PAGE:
'Jeff' Jefford joined the RAF in 1959. His flying experience included tours on Canberras with No 45 Squadron in Singapore, on Vulcans with Nos 83 and 50 Squadrons and as an air navigation instructor with No 6 FTS. His ground tours included administrative posts at Manby and Gatow (Berlin) and air staff duties at HQs Strike and Support Commands. He left the RAF to read history at London University (Royal Holloway), graduating with First Class Honours in 1994. Since then he has been a member of the Executive Committee of the RAF Historical Society and has been its editor since 2000. He has had a number of articles published under the Society s own imprint and in the prestigious Cross & Cockade Journal; he has three books to his credit.
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Book Description Grub Street Publishing, 2014. Hardcover. Condition: new. Seller Inventory # 9781909808027
Book Description Grub Street Publishing, 2014. Hardcover. Condition: New. *Brand new* Ships from USA. Seller Inventory # 9781909808027
Book Description Grub Street Publishing, United Kingdom, 2014. Hardback. Condition: New. Updated. Language: English. Brand new Book. First published in 2001 to universal acclaim Observers and Navigators is an absolute essential reference guide for all those interested in military aviation. Now in 2014, C.G. Jefford has brought years of continued research into a new updated and expanded edition. This book begins with a detailed examination of the previously little understood observers, aerial gunners/gunlayers and kite balloon observers who flew with the RFC, RNAS and latterly the RAF between 1914 and 1919. It goes on to examine the proliferation of non-pilot aircrew categories until 1942 when the observer was supplanted by the air bomber and a variety of specialised types of navigator. Having provided an overview of wartime aircrew training, the story continues with a consideration of the ill-conceived 1946 Aircrew Scheme which had to be abandoned in 1950 in favour of an all-officer policy for pilots and navigators. The author examines the way in which this egalitarian policy has actually been implemented while continuing to trace the rises and falls in the fortunes of all non-pilot aircrew categories and the evolution of post-war aircrew training until the last navigators graduated in 2011. He concludes by posing several questions to which he suggests some answers. Seller Inventory # BZV9781909808027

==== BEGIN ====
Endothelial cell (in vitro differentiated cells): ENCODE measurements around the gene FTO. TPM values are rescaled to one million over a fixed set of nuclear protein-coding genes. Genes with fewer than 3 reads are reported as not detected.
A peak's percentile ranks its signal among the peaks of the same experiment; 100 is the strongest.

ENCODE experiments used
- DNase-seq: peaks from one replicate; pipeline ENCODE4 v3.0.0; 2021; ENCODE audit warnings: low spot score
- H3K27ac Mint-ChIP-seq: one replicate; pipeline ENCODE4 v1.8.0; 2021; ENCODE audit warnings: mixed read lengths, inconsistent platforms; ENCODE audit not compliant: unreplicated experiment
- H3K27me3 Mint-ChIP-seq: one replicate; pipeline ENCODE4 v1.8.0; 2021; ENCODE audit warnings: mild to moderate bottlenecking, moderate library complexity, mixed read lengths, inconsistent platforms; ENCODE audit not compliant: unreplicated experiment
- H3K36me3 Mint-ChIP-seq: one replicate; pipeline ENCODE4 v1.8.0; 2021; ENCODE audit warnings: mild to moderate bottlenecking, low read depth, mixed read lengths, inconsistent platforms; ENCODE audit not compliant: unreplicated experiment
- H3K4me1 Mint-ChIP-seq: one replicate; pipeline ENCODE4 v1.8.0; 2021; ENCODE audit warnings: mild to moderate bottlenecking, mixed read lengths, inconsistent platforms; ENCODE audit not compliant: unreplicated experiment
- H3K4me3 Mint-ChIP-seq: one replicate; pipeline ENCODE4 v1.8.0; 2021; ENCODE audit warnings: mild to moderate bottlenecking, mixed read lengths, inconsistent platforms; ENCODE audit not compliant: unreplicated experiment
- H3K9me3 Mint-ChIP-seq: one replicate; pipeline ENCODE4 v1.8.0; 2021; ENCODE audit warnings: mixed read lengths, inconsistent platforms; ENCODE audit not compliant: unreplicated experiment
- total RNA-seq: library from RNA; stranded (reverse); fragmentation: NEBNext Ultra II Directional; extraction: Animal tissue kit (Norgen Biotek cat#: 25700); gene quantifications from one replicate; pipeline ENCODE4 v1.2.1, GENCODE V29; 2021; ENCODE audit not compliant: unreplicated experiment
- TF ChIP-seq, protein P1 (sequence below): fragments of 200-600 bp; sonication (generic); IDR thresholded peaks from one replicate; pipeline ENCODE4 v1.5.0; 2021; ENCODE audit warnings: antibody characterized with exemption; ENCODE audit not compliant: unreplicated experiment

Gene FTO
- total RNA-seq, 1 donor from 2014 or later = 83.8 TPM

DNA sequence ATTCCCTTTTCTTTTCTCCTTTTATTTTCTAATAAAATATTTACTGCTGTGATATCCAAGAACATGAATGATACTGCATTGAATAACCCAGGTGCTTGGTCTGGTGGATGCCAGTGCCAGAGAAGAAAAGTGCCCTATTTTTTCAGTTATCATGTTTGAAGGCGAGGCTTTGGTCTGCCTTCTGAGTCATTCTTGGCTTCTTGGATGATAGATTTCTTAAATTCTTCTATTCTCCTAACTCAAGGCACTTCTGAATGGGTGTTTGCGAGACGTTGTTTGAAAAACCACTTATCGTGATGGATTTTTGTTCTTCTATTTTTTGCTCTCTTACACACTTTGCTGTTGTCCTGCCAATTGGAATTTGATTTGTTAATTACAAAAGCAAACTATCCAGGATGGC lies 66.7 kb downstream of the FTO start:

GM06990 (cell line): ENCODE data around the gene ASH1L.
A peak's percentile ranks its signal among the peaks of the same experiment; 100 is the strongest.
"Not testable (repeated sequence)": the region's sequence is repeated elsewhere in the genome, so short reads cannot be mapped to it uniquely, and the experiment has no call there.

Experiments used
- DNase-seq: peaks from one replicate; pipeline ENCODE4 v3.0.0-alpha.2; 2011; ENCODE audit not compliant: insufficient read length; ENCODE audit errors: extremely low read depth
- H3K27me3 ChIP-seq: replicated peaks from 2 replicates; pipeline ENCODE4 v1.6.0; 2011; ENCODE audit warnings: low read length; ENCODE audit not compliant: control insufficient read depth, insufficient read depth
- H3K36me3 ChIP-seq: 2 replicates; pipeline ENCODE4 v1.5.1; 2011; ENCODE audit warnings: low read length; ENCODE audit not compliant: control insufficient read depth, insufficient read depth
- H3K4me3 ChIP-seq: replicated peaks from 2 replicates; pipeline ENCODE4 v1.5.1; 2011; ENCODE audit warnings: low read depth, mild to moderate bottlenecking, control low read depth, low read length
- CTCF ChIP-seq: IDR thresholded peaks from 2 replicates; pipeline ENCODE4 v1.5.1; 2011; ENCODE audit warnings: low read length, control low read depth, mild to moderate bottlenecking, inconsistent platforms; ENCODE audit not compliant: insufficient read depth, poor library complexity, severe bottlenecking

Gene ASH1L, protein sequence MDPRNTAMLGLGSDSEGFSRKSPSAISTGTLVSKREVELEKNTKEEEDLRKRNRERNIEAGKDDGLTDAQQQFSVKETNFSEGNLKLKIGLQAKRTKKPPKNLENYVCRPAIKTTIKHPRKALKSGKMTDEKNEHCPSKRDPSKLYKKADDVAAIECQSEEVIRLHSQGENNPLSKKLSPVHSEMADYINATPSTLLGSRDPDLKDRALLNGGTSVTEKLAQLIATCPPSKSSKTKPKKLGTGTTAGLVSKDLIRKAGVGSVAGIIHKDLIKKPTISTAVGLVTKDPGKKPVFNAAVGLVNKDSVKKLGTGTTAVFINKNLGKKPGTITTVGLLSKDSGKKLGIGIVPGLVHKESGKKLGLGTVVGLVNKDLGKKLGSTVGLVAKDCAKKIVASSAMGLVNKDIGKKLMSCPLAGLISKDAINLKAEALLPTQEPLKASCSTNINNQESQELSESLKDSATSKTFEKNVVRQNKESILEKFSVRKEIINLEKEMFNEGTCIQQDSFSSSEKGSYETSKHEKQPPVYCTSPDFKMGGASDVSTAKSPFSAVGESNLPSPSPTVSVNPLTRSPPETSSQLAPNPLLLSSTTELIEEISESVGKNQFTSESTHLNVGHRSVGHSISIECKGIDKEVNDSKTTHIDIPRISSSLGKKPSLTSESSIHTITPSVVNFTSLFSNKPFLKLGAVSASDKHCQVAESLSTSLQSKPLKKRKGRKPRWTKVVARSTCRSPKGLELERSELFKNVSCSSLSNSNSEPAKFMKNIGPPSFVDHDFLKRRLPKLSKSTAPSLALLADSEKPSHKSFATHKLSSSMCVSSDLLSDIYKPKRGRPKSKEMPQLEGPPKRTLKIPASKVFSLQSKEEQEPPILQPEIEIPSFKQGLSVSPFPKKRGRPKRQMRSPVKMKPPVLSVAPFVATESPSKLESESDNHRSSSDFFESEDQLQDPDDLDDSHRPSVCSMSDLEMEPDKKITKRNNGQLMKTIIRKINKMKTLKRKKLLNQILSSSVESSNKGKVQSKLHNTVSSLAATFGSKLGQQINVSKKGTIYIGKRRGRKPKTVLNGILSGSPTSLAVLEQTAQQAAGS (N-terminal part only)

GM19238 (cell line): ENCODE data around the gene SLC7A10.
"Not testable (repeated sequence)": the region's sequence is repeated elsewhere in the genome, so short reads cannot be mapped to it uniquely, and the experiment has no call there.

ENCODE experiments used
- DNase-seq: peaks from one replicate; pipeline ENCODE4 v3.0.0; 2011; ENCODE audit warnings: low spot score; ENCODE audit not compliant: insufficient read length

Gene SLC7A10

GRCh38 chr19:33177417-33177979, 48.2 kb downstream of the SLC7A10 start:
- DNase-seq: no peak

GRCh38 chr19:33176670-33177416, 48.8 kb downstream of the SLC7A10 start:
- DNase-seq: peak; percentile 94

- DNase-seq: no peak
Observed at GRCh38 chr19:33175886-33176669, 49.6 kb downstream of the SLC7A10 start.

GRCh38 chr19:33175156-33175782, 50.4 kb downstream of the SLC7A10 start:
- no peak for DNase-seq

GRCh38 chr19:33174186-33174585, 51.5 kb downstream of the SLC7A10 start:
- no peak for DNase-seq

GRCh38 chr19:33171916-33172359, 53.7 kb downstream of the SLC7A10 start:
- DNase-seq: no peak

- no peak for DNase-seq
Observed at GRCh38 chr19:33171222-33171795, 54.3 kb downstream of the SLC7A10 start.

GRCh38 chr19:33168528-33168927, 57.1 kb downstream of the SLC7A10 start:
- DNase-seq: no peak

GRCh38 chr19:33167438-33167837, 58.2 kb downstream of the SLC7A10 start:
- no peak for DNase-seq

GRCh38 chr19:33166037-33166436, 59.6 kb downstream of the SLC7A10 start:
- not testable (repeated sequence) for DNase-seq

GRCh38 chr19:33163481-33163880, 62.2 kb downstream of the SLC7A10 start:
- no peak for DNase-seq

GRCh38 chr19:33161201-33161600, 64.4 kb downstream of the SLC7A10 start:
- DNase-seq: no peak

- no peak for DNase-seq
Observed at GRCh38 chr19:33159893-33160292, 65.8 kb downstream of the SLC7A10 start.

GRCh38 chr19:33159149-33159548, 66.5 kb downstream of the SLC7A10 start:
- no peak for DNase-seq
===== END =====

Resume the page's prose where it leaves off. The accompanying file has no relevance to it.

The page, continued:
Book Description Hardcover. Condition: BRAND NEW. BRAND NEW. Fast Shipping. Prompt Customer Service. Satisfaction guaranteed. Seller Inventory # 1909808024BNA
Book Description Hardcover. Condition: New. Seller Inventory # QZA--048